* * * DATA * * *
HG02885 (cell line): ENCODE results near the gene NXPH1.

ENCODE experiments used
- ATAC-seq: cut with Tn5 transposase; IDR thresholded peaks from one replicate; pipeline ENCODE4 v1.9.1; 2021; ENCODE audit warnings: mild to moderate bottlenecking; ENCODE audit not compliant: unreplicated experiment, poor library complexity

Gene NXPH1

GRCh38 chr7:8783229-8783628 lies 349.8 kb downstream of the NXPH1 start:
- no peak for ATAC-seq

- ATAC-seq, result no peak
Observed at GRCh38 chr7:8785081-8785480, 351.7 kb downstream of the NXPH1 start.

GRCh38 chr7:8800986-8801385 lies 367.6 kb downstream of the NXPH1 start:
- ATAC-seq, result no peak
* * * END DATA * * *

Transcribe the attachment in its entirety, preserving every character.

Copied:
HG02885 (cell line): ENCODE results near the gene NXPH1.

ENCODE experiments used
- ATAC-seq: cut with Tn5 transposase; IDR thresholded peaks from one replicate; pipeline ENCODE4 v1.9.1; 2021; ENCODE audit warnings: mild to moderate bottlenecking; ENCODE audit not compliant: unreplicated experiment, poor library complexity

Gene NXPH1

GRCh38 chr7:8783229-8783628 lies 349.8 kb downstream of the NXPH1 start:
- no peak for ATAC-seq

- ATAC-seq, result no peak
Observed at GRCh38 chr7:8785081-8785480, 351.7 kb downstream of the NXPH1 start.

GRCh38 chr7:8800986-8801385 lies 367.6 kb downstream of the NXPH1 start:
- ATAC-seq, result no peak